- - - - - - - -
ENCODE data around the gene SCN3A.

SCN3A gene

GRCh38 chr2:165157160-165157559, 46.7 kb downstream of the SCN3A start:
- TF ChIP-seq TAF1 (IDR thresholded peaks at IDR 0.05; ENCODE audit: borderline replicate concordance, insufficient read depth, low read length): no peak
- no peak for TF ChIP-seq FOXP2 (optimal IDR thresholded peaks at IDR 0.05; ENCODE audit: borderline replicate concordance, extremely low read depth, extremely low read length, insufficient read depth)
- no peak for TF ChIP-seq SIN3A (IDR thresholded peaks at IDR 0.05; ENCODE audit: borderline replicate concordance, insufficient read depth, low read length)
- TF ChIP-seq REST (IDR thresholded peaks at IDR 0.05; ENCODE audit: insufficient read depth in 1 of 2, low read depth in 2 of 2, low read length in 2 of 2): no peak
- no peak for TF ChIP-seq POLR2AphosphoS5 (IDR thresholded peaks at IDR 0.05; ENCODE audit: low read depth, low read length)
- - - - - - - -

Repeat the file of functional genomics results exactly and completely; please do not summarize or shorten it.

ENCODE data around the gene SCN3A.

SCN3A gene

GRCh38 chr2:165157160-165157559, 46.7 kb downstream of the SCN3A start:
- TF ChIP-seq TAF1 (IDR thresholded peaks at IDR 0.05; ENCODE audit: borderline replicate concordance, insufficient read depth, low read length): no peak
- no peak for TF ChIP-seq FOXP2 (optimal IDR thresholded peaks at IDR 0.05; ENCODE audit: borderline replicate concordance, extremely low read depth, extremely low read length, insufficient read depth)
- no peak for TF ChIP-seq SIN3A (IDR thresholded peaks at IDR 0.05; ENCODE audit: borderline replicate concordance, insufficient read depth, low read length)
- TF ChIP-seq REST (IDR thresholded peaks at IDR 0.05; ENCODE audit: insufficient read depth in 1 of 2, low read depth in 2 of 2, low read length in 2 of 2): no peak
- no peak for TF ChIP-seq POLR2AphosphoS5 (IDR thresholded peaks at IDR 0.05; ENCODE audit: low read depth, low read length)